Take a look at the traditional tap system against the bottoms up system.

The Bottoms Up Home Bar

Apart from the commercial system, there are smaller units designed for home use. A small cabinet which holds the keg, with a stainless steel top. The top has the dispenser built into it, as well as the programmer for glass size.

A bottoms up beer dispenser at your home bar is going to be pretty cool thing to have. As the commercial version it could save you a little beer too. When it comes to the other benefits of its counterpart, these won’t really apply to a domestic situation.

There is also a portable version of the bottoms up beer system. It is housed in an Igloo cooler on wheels, and has a dispenser on the top. Pretty cool for parties and small events.

Final Thoughts

There is no getting away from the fact that the bottoms up beer dispensing system is very cool. Visually alone it is an amazing thing, but it also comes with some great benefits too. The cost though is high for a commercial unit, so the investment is a big one.

An investment it is though, and for a busy bar, it will pay for itself with speed and beer savings. For a home bar it is also going to set you back more than a standard kegerator system. Although there is a small domestic unit called Beer Buddy. This houses the 5L party packs, and doesn’t hit the pocket to hard.

Share your thoughts on the bottoms up beer system below and whether you have seen it in action.

4 thoughts on “How Does A Bottom Filling Beer Glass Work?”

  1. Wow! I’ve seen bottom up beer dispensers before. I find it attractive enough to make you want to install it in your home rather than in a store. Ignore the cost! It is clear that the turnover of beer orders will be incredibly fast, especially in a busy store, and it is interesting that there is a mutual plus factor, especially for the store side that uses the disc for marketing and for customers who can feel the fun. Unfortunately I don’t currently have a shop, but I’m curious if it’s possible to install it at home.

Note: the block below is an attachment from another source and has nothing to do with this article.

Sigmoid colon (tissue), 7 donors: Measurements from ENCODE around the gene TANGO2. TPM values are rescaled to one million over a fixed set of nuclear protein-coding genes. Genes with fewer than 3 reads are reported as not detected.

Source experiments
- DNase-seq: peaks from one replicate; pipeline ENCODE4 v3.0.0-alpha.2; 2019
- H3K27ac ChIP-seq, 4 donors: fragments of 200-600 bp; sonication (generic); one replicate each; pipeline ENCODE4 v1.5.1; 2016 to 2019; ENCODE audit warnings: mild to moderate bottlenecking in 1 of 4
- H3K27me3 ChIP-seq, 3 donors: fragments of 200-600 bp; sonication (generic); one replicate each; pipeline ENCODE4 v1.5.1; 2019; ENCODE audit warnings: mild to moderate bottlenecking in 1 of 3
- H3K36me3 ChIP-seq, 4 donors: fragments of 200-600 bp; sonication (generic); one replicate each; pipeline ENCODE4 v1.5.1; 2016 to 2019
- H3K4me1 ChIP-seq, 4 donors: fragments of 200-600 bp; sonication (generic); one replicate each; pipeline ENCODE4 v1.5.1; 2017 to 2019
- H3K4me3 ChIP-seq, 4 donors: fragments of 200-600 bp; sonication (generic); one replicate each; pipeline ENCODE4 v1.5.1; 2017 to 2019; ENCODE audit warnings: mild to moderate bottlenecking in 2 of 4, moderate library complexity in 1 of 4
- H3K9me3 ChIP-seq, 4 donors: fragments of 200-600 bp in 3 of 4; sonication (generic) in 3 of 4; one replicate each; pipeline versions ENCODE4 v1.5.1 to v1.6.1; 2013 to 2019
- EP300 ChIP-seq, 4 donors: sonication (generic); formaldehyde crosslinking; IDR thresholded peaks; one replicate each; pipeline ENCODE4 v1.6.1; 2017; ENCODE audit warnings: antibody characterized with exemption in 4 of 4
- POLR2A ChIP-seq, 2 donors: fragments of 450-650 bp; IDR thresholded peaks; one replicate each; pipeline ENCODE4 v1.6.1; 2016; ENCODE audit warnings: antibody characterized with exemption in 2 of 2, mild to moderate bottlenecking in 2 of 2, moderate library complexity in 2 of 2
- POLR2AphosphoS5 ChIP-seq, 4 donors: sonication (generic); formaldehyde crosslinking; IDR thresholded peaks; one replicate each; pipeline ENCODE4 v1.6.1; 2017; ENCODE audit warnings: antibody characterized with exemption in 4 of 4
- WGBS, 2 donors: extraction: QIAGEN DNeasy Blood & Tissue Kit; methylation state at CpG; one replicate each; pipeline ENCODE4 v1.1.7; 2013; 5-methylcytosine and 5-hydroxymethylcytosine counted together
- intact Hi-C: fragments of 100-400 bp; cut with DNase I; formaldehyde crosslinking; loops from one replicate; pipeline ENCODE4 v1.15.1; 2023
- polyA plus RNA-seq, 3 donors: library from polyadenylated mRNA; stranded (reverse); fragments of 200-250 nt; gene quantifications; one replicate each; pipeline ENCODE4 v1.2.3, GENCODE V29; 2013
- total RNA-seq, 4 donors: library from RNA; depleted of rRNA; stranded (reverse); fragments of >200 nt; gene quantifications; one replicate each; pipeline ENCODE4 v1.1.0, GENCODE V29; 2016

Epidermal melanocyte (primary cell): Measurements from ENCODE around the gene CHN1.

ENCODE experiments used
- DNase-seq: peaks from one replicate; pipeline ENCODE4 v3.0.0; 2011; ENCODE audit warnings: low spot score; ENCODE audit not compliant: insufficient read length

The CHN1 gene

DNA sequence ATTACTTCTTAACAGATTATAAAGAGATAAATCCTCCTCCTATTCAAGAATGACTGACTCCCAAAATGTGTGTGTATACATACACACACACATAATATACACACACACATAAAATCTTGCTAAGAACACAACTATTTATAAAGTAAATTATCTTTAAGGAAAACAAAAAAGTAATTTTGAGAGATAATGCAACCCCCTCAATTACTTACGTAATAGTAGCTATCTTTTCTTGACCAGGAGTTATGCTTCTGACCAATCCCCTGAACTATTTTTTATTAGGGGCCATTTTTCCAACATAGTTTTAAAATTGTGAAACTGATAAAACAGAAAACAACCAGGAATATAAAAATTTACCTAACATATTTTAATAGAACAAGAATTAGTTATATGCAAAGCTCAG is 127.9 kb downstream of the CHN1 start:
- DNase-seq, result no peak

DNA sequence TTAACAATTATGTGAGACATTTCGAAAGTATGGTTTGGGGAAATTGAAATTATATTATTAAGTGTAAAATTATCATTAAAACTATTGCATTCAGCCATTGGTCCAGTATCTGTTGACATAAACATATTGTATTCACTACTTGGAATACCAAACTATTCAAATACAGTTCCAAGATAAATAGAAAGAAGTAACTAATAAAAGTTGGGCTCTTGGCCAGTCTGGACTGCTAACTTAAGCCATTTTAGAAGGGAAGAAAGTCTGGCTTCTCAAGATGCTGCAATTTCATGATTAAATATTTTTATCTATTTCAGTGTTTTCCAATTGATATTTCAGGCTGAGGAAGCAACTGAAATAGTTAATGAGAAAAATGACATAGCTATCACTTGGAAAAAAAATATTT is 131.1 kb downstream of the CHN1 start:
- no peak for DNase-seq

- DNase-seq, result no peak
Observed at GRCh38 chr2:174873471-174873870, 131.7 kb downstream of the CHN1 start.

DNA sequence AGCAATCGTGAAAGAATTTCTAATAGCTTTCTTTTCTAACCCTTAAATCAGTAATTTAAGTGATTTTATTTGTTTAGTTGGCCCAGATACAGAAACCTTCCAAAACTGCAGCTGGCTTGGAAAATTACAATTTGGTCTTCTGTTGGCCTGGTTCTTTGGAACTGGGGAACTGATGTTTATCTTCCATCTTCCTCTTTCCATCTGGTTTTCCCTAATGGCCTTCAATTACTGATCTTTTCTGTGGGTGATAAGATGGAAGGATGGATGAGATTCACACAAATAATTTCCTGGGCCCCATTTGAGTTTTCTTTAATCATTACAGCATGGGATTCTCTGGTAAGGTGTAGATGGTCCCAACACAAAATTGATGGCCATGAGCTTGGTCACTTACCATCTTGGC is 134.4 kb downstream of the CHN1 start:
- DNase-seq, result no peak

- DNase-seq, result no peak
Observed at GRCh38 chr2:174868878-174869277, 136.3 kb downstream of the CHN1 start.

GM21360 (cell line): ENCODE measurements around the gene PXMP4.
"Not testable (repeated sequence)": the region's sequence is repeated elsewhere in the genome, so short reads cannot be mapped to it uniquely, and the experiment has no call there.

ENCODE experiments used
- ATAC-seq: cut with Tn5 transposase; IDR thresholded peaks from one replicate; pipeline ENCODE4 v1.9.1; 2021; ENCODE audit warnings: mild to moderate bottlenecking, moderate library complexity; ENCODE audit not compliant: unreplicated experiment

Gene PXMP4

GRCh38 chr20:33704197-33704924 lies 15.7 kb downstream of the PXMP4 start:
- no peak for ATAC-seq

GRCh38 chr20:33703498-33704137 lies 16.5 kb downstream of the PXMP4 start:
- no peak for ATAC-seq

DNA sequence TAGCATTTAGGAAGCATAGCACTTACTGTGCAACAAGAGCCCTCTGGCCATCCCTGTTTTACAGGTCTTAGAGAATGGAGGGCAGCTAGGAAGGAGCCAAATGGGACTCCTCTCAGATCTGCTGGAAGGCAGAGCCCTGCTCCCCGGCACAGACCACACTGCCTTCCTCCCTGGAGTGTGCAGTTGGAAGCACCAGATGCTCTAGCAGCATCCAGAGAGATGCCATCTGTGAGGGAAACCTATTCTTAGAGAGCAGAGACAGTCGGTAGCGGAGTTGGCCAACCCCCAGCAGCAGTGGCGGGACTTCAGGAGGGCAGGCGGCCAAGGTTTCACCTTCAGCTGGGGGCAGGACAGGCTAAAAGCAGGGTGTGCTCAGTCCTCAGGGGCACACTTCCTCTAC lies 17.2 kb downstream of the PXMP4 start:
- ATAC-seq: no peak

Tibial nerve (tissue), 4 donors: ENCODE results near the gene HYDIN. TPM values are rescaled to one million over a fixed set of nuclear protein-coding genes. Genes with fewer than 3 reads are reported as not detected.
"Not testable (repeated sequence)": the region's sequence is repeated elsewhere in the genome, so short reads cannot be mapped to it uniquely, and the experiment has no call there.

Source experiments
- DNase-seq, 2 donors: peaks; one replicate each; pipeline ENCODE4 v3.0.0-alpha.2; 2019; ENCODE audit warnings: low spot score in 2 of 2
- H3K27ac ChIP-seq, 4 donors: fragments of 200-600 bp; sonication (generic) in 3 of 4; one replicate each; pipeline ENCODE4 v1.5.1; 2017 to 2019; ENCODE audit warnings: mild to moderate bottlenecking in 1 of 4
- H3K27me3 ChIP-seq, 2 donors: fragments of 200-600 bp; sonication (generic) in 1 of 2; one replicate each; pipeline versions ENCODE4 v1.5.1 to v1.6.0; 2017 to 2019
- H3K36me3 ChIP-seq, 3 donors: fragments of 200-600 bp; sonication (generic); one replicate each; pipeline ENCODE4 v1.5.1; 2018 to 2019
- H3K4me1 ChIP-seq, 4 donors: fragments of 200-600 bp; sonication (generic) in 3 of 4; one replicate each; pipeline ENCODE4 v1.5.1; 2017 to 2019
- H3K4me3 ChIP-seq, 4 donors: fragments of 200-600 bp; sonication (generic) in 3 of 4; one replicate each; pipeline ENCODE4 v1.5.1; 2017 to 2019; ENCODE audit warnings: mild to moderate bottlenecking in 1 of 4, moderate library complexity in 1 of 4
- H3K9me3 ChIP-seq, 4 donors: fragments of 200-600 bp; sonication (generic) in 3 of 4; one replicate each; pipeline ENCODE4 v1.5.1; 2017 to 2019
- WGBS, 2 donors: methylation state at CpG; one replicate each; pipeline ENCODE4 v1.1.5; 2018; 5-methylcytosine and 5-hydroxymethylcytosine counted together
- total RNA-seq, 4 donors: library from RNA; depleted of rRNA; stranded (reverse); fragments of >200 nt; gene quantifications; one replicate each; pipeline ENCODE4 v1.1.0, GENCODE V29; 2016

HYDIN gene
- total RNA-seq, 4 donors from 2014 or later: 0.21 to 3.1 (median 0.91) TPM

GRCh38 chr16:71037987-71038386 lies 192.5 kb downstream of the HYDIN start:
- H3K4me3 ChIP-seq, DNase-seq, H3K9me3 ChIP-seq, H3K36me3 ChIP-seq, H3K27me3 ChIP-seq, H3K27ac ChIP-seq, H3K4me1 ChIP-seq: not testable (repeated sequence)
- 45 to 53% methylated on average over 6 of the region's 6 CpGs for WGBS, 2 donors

• Hi Minjun Kim,

      They are a great thing, the speed at which this system produces full glasses of beer is impressive, and poured perfectly every time. For a busy bar turnover will definitely increase considerably.

      There is a small unit that they do make for the home bar, it is called Beer Buddy and takes a 5L party pack. It only has one dispenser, but that is all you would need for the home bar.

      Thanks for you thoughts.


  2. I had no idea. But now I want to be having my beer only this way. I mean, it’s the new, modern-day way of filling up glasses of beer. To that end, I believe one of the best aspects about this is that when the bartender fills it up it doesn’t need to pay attention to how much is being filled. Because the system does all of this for you. It’s perfectly full every time. Plus, I imagine that it’s not only a cool, unconventional, captivating way of filling the glasses and even attracting customers, but also it’s awesome for the bartenders in terms of multitasking. 

    Also, I really like that from a customer’s perspective, I would never feel cheated (for example, due to unskillfully poured beer where most of it is foam).

    I love this invention. If I would ever run a bar, this is how I would do it. 🙂

    • Hi Matiss,

      It is a great invention and such a great visual experience for the customer. I was surprised to see how widespread this is system is, especially across the US. The speed at which a bartender can serve is tenfold to the old system.

      Like you, if I ran a bar, I would definitely have this system installed.

      Thanks for your thoughts.